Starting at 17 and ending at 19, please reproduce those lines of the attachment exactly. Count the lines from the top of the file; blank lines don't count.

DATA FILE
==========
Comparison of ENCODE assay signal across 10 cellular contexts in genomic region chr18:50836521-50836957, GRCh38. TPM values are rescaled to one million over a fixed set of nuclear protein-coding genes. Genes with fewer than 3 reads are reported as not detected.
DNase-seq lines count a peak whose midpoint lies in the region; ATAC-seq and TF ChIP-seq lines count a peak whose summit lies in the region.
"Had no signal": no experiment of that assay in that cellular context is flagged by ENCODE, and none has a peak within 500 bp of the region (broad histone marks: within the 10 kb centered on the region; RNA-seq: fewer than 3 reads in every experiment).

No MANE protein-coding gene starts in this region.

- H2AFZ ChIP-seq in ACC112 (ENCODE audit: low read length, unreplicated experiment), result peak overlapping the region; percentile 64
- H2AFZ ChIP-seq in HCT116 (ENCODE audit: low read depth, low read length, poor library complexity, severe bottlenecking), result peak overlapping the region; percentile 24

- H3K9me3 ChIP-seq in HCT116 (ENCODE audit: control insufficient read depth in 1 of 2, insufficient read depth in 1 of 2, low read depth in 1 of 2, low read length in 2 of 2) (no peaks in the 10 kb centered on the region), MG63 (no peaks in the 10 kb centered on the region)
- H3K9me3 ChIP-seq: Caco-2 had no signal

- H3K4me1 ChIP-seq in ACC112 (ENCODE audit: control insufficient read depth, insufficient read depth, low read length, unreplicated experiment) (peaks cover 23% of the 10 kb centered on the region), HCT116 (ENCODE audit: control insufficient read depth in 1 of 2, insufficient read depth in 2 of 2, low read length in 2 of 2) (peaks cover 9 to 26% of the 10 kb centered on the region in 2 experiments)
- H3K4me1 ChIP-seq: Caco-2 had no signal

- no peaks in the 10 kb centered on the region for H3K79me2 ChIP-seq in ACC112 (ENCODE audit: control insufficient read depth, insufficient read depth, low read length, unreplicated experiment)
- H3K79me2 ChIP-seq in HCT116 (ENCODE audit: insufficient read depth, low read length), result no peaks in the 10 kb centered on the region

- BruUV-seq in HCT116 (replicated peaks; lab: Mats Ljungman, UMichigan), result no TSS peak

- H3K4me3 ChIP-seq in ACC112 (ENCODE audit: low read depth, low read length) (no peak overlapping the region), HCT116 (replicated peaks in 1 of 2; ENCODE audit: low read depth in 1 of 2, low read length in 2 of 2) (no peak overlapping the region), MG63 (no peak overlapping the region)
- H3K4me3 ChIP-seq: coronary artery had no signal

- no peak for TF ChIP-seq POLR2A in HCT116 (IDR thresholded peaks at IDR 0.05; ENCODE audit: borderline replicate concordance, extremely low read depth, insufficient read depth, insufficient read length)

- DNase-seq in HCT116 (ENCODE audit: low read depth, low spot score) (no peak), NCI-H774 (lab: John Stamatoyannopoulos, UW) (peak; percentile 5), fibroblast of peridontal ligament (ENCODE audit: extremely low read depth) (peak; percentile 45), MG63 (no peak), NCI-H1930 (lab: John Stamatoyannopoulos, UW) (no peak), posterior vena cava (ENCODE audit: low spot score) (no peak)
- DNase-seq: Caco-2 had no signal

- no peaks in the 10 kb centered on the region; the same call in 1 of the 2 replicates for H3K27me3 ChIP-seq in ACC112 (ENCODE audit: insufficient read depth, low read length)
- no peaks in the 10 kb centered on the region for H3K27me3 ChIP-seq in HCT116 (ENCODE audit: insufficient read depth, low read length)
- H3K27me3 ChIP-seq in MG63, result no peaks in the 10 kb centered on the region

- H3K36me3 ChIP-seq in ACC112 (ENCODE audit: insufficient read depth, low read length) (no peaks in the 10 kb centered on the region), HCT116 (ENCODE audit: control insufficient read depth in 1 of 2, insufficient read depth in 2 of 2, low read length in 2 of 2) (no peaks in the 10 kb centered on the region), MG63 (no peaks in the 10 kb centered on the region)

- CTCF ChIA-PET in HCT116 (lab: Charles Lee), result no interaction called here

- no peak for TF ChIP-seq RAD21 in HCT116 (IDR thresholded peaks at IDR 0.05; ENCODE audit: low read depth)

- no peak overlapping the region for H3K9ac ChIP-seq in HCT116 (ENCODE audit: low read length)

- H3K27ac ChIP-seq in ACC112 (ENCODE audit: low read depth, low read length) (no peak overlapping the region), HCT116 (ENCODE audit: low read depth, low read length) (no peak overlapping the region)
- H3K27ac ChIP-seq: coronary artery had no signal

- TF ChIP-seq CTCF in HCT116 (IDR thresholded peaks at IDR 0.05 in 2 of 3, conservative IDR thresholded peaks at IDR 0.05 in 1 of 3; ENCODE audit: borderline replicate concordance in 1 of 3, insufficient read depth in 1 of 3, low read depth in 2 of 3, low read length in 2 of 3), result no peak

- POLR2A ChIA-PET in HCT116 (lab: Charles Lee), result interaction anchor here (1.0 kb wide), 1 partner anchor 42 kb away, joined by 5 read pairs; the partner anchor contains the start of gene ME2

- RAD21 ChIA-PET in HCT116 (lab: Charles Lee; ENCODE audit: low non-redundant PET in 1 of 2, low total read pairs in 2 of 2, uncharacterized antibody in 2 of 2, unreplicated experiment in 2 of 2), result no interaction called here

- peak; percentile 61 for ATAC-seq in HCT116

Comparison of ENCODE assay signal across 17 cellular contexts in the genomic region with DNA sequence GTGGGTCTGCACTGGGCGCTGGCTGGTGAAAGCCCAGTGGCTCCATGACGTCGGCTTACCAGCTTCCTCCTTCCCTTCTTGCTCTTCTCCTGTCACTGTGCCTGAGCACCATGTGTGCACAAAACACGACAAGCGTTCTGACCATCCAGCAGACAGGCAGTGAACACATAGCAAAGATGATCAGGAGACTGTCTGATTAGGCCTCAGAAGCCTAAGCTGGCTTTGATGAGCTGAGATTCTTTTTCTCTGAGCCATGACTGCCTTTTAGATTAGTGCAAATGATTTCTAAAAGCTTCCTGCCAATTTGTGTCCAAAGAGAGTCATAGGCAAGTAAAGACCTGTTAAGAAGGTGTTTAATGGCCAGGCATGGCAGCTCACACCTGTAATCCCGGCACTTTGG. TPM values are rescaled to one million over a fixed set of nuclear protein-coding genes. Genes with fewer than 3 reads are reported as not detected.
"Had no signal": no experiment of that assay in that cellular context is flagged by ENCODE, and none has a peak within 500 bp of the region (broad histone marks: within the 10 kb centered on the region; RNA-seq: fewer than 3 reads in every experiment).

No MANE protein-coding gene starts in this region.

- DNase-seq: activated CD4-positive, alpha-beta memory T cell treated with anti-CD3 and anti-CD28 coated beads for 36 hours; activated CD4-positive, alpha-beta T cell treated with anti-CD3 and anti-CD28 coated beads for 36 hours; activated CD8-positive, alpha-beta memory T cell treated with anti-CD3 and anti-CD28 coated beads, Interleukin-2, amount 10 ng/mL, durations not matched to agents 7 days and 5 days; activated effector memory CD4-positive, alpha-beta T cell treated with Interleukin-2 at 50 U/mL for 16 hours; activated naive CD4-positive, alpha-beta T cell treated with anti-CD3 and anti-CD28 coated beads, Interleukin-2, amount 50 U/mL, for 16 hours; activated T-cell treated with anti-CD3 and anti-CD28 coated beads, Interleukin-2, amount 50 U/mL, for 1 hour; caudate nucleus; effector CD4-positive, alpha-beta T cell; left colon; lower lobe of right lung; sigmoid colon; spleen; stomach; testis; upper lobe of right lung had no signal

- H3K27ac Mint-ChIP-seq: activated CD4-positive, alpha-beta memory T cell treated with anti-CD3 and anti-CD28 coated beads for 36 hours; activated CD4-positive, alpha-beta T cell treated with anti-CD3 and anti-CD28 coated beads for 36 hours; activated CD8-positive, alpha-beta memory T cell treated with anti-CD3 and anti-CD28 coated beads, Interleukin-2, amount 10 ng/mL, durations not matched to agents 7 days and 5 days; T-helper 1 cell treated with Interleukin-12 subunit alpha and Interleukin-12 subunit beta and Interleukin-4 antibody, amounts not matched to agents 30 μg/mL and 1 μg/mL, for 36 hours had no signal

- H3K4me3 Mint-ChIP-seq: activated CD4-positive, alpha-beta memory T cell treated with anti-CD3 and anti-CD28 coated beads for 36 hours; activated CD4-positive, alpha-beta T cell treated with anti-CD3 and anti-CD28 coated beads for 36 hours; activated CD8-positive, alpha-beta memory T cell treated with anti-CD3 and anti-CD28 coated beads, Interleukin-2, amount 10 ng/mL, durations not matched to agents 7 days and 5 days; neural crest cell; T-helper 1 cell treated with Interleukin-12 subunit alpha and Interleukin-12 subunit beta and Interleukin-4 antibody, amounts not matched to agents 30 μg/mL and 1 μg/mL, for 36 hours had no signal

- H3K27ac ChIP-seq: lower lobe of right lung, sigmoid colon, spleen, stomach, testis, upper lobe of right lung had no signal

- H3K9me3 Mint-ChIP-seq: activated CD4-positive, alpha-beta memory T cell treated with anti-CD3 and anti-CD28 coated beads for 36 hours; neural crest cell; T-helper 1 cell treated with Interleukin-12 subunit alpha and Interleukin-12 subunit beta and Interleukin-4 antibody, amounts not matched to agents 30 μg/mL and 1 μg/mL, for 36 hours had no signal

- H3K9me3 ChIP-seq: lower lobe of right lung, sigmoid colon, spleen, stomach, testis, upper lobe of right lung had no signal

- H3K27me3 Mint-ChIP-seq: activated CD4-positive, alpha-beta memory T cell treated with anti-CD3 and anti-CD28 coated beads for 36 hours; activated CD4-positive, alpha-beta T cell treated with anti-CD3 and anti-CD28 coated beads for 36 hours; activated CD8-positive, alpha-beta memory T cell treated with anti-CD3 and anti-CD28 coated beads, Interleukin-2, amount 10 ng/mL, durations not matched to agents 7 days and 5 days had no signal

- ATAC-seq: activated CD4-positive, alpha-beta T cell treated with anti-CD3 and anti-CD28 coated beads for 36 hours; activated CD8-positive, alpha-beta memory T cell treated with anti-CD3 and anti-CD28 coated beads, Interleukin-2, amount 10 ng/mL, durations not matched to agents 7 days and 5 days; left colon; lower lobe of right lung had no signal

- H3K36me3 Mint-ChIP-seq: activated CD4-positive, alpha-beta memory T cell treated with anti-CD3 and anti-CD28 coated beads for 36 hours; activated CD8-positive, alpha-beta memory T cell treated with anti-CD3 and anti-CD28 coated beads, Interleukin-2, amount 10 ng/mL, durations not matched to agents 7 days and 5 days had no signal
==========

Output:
- DNase-seq in HCT116 (ENCODE audit: low read depth, low spot score) (no peak), NCI-H774 (lab: John Stamatoyannopoulos, UW) (peak; percentile 5), fibroblast of peridontal ligament (ENCODE audit: extremely low read depth) (peak; percentile 45), MG63 (no peak), NCI-H1930 (lab: John Stamatoyannopoulos, UW) (no peak), posterior vena cava (ENCODE audit: low spot score) (no peak)
- DNase-seq: Caco-2 had no signal

- no peaks in the 10 kb centered on the region; the same call in 1 of the 2 replicates for H3K27me3 ChIP-seq in ACC112 (ENCODE audit: insufficient read depth, low read length)